Osprey Publishing’s new Digital Magazine

Osprey are one of British publishings steady success stories. They are a middle-sized publisher with a world-wide reputation for publishing illustrated military history books. Osprey has spread its wings and now does other things, but it is the military history books for which they are most famous. They also steadily win awards for innovation and digital publishing initiatives.

In the early days of the iOS app store, Exact Editions worked with Osprey to bring a handful of their titles to iTunes as apps, with all the illustrations, maps and diagrams in place. It was a small experiment with half a dozen titles, which did well and were remarkably trouble free in the sense that they kept on selling, steadily. Then Apple changed their rules and decreed that digital books could only be published in the iBooks store.

Osprey have now come up with an interesting magazine concept which will showcase their illustrated titles in a new way. The World War II Military History Magazine is initially available only in iTunes and will bring its subscribers a battle, campaign or weapon from the war, each month. The very first issue features the Battle of the Bulge.

Battle for the Twin Villages

Battle for the Twin Villages

Publishers used to issue big books in serial form, before they were released in volume form. This was done with fiction, notably Dickens in the 19th century. More recently, throughout the 20th century, reference publishers would often publish major reference works in part-work form, through newsagents before releasing a complete book: a children’s encyclopedia or a do-it-yourself manual.

The contemporary reasons for considering serial publication of book-type material have nothing to do with these 19th century constraints. The Osprey innovation is notable because it may be a responsible and attractive way of aggregating content in a way which creates value for consumers and for the publisher. For it is a striking feature of most our current digital distribution channels that they provide book publishers with zero potential to creatively aggregate content. Apple and Amazon, neither allow publishers to deploy subscription book collections not provide any interesting ways for publishers to group books in the distribution channels. The cynic would suspect that the app-store rules are so tight, and needlessly restrictive in these ways, because these two meta-publishing titans want to maintain close control of the way in which books, and indeed magazines can be sold.

Why might a book publisher wish to establish an aggregated audience for a specific series of book-like products?

  • Selling a subscription service is a way of selling a relatively high-priced offering at relatively low-priced slices. This works for magazines as apps, which are both cheaper than most e-books on a month at a time basis and more costly/valuable than most e-books on an annual basis, and so it should work for a series of book-derived magazine issues
  • Selling a subscription service which customers tend to auto-renew through the iTunes subscription mechanism is a way of building a large audience which can grow, and grow. Strong digital magazines are on a steady escalator to higher subscription numbers.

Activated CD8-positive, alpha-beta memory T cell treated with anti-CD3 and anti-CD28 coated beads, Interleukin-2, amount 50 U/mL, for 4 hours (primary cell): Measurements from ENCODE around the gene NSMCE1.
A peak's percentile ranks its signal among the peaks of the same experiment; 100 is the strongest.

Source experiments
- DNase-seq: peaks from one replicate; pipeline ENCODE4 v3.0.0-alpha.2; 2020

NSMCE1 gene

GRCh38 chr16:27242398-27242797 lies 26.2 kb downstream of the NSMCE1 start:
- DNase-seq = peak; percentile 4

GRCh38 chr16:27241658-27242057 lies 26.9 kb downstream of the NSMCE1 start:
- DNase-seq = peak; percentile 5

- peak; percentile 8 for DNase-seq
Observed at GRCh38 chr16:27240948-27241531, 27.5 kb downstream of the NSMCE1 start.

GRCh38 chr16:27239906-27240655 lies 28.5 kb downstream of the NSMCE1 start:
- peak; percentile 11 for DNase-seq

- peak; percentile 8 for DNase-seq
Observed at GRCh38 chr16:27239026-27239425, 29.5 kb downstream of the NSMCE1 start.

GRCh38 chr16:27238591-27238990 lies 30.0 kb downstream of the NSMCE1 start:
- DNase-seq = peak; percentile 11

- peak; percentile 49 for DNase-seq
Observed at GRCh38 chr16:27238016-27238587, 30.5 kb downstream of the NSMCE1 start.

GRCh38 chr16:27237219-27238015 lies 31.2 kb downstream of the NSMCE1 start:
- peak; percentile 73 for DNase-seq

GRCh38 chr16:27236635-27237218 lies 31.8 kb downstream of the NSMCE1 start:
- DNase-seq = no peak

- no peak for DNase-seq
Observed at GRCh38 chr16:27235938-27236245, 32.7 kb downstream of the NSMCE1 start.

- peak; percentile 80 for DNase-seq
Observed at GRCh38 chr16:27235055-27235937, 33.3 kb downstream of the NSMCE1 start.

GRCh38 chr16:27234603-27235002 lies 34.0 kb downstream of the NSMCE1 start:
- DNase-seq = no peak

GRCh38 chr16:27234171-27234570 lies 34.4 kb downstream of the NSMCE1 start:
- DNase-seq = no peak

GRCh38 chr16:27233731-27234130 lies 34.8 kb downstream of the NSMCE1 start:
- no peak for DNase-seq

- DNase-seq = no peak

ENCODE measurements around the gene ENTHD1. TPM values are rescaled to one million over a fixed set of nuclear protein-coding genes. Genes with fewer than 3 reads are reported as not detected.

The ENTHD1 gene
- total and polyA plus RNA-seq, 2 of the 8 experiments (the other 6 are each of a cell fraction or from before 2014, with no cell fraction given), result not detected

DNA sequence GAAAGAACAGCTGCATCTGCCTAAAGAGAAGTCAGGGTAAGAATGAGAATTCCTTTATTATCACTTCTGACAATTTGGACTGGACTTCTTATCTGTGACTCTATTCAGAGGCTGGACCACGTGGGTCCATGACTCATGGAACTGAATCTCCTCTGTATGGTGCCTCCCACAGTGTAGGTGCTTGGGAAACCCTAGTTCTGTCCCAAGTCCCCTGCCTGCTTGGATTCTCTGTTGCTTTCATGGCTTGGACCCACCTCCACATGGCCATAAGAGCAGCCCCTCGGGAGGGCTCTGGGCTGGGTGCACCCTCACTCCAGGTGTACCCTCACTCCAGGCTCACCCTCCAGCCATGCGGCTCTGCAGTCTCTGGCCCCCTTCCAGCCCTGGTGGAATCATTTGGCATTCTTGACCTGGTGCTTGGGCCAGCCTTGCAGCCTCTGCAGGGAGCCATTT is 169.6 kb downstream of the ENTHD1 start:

• The content aggregation can re-inforce the attractiveness of the subscription offering. When this World War II Military Magazine has 2 years of back issues, it will be a real mine of information from 24 books, and highly attractive to anyone with an interest in that period
  • Apple and Amazon tend to ‘disintermediate’ a publisher from her audience. Publishers have got used to this (big chain booksellers and supermarkets also do it) but establishing an audience that is strongly focussed on the publisher brand because the content is delivered serially, and to a degree exclusively is a way for publishers to reclaim their direct audience and emphasise the quality of their brand.

We have no privileged insight into Osprey’s publishing plans, but it will be really interesting if they can find ways in which their periodical venture starts to tell a story in its own distinct style. Through the sequence and order in which the books appear. This first issue already has a ‘taster’ for what I take to be a forthcoming issue on the Battle for Dieppe.

Network Subscriptions and Lufthansa

Daryl Rayner, founder and Managing Director of Exact Editions is convinced that network subscriptions are the real deal for magazine publishers. She has a vision in which major airlines, train companies, hotel chains, and global events (think Cannes Film Festival, Glastonbury and the Frankfurt motor show) all offer their customers collections of beautiful digital magazines, each collection being appropriate and pitched at their audience. At the moment the clearest example of institutions that manage to show collections or magazines/periodicals are universities, and some in-house corporate networks.

The Exact Editions platform is now positioned to open up a new vista for digital magazines with network based subscriptions so  that customers or clients can obtain full but temporary access to a digital magazine app whilst they are in the wifi zone of the institution concerned. The Exactly app which now allows users to enjoy digital magazines on iPad/iPhone via a network subscription opens up this potential. The business model for network subscriptions can adapt to the requirements of the commercial sponsor. Lets take a look at how it might work in three hypothetical cases: Lufthansa, Starbucks and Glastonbury.